Wealth Strategies

St James's Place Stays Underweight US Equities Amid Hot Valuations, Prefers Europe, UK

Tom Burroughes Group Editor London 28 May 2024

St James's Place Stays Underweight US Equities Amid Hot Valuations, Prefers Europe, UK

The UK wealth manager recently gave an update on its overall equities asset allocation positions, reflecting on what it sees as the high valuations for US equities and its preference for holding stocks in other markets. St James's Place operates in a number of locations, including Asia.

St James’s Place is neutral on equities and has a slight underweight stance on the US stock market because this market is “overvalued,” a senior figure at the UK wealth manager says.

“We are thinking that [US] valuations are very stretched,” Hetal Mehta, head of economic research, said at a briefing for journalists last week. 

“The core of our process is valuation,” she said. 

Wielding one of the larger financial clubs in the domestic wealth market, the firm had more than £179 billion ($227.5 billion) of assets under management at the end of March this year – up from more than £153 billion a year before. 

The UK wealth manager's preference for diversification leads Mehta, for example, to be concerned that the US stock market shows a heavy concentration among the so-called “magnificent seven” stocks.

SJP is also keeping to its overweight position on emerging market equities because they look cheaply valued against developed market peers, she said. The firm has an overweight stance of around 5 per cent, she said. 

As for European equities, Mehta said the firm takes a slightly more overweight position. 

“European equities are also depressed, but attractive relative to the US and with a different sectoral composition to the UK. This makes them a compelling opportunity and therefore we are overweight circa 7.5 per cent in this asset class,” she said.

Speaking to WealthBriefing a day before Rishi Sunak surprised markets by announcing a 4 July election date in the UK, Mehta said that domestic equities are out of favour, but there are signs of improvements to come. 

“UK equities are a deeply unloved asset class at present, trading at historically depressed valuations. There are some indicators of rising corporate activity. Therefore, we are now overweight circa 2.5 per cent UK equities,” she continued. 

These overweight positions come at the expense of US stocks: SJP has an underweight position of around 15 per cent relative to the MSCI ACWI benchmark.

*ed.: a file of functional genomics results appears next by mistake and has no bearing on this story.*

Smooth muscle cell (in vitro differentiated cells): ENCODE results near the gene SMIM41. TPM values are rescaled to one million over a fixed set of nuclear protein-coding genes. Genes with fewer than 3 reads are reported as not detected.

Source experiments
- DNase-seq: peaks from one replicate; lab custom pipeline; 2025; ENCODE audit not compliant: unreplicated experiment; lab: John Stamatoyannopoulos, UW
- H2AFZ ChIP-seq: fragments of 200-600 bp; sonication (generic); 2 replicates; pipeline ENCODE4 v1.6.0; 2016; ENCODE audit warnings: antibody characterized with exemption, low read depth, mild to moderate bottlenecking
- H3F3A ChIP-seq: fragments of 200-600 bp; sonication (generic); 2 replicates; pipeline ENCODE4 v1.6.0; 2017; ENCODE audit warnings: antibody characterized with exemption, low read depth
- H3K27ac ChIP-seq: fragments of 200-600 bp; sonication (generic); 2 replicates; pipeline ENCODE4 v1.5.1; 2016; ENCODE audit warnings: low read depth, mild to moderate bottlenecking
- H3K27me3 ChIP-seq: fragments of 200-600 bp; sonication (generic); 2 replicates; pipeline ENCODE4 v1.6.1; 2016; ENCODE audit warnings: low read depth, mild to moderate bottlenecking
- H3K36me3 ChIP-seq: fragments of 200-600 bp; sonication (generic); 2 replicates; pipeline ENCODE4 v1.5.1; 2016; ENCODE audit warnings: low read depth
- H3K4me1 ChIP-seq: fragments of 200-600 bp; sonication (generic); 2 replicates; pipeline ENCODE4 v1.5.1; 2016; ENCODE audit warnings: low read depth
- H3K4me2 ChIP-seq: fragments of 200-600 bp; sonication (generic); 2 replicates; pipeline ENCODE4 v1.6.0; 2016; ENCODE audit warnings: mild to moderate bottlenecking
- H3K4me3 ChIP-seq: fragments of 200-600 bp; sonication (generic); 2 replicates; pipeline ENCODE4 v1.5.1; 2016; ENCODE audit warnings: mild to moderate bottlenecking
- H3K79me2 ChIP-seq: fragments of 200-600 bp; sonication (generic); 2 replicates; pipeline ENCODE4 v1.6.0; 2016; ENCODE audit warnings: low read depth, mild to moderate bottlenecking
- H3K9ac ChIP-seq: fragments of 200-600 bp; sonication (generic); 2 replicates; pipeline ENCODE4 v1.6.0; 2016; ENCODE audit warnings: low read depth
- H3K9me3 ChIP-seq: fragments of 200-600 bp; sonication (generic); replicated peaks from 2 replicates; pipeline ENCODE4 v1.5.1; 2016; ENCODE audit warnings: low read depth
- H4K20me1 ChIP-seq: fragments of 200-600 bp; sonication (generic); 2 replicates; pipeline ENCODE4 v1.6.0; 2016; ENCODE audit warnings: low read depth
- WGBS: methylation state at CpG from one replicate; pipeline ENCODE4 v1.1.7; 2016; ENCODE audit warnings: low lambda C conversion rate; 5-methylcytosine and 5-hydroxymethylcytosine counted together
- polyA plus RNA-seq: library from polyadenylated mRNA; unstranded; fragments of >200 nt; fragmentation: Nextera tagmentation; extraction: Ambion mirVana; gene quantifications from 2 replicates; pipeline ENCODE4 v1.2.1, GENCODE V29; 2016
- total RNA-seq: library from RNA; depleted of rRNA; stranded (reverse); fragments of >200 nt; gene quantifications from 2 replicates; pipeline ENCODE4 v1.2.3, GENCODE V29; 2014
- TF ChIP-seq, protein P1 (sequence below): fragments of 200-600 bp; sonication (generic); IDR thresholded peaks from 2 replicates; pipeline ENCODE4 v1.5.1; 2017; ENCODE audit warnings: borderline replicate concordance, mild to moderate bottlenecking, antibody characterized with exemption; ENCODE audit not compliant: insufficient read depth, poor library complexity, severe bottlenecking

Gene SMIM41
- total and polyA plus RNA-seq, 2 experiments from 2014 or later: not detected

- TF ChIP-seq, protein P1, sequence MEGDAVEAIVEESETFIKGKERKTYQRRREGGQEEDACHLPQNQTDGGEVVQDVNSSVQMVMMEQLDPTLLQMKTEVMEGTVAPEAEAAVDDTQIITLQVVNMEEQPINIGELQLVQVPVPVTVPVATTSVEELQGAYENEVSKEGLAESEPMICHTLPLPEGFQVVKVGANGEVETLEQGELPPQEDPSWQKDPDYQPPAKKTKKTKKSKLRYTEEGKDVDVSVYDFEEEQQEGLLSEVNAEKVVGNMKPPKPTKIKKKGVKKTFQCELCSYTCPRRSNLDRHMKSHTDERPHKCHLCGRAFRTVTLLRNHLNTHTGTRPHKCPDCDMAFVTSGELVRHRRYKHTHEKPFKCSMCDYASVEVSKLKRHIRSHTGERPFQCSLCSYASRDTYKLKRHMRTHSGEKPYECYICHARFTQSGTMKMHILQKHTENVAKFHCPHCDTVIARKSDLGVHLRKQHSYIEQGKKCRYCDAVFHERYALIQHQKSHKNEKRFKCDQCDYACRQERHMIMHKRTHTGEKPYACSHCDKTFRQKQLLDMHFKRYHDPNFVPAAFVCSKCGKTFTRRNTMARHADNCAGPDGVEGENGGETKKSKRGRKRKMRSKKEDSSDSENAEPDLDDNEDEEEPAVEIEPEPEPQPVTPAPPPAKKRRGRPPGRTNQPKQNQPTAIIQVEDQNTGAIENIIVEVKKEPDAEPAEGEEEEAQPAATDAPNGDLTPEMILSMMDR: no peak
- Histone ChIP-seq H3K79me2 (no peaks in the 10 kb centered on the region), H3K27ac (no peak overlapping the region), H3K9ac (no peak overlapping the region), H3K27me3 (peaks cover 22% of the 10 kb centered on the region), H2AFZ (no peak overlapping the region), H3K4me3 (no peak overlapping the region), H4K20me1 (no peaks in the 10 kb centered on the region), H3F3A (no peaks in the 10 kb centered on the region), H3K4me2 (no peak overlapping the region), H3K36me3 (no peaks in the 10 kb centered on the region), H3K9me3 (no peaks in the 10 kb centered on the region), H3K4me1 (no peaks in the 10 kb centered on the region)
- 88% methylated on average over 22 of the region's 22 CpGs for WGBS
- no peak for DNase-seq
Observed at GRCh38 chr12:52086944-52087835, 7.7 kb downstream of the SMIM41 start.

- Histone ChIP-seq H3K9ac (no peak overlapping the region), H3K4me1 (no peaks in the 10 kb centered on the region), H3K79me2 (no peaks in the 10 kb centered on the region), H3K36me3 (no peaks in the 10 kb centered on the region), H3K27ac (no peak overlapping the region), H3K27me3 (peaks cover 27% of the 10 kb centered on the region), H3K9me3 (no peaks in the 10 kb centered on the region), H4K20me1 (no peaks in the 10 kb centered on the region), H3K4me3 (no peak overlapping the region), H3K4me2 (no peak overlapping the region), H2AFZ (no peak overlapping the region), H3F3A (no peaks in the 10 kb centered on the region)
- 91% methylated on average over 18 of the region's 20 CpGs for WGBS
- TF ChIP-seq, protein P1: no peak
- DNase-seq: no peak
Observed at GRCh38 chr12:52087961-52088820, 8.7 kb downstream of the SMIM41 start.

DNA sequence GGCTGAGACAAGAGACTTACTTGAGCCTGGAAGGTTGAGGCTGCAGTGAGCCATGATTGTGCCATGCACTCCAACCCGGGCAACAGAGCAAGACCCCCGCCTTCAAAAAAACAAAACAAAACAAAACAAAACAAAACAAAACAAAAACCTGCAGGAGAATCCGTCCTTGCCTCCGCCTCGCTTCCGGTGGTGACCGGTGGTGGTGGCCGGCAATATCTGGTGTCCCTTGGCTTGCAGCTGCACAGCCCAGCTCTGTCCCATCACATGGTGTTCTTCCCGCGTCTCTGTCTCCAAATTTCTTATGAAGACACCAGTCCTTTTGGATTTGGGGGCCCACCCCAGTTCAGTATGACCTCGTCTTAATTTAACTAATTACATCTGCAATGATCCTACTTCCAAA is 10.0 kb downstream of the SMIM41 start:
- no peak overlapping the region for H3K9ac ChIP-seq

A few danger signs
Some signals of a possible recession, such as super-low unemployment, and high wage growth – usually signalling a need for a monetary pushback – are still flashing red. “The US economy is still not quite out of the woods.”

She said that labour market tightness, and the impact of falling labour force participation, is more pressing in the UK than the US. 

UK slack?
“There is a bit of slack in the UK labour market,” Mehta said. “There are some cracks on the employment side in the UK.”

Away from broad asset allocation views, Mehta was asked about how new technologies might affect investment ideas in the medium term. Naturally, the topic of artificial intelligence arose. 

The world is some way off yet in seeing the kind of transformative impact of AI that came from the internet 30 years ago. One difference between understanding the impact of AI now and comparing it to the internet is that AI is likely to be far more heavily regulated by the state, such as in the European Union, she said, than was the case with the internet. “There are a lot more concerns around.”

When trying to understand the shape of macroeconomic policy and broader political direction, it is necessary to take into account that many developed countries’ leaders have been in damage-control mode for the past few years – particularly since Covid-19, Brexit and the Russia/Ukraine episodes. Consequently, this firefighting has reduced the opportunity for policmakers in the West to concentrate on long-term strategic planning, Mehta said.

All that said, economists always talk about the difficulties caused by current uncertainties, but the pricing of markets in the US and Europe doesn’t suggest a general avoidance of risk, she said.

Asked about the dollar’s status as a reserve currency and heavy debt, Mehta noted how, in the past, there was an inverse link between unemployment and the US deficit. Now it appears that the deficit has gone on rising even with very low rates of unemployment.

If or when worries about US debt levels become harder to ignore, there will be a spill-over effect on the UK bond market.

“Whoever wins [the US presidency] there is little coming out from either side suggesting that they are going to rein it [public debt] in,” she said. 

Mehta concluded by noting that there is a consensus, of sorts, about a move towards a more isolationist trade and foreign policy by the US, as on the subject of protectionism and trade relations. To a certain extent, the same can be seen with a bipartisan approach to China.

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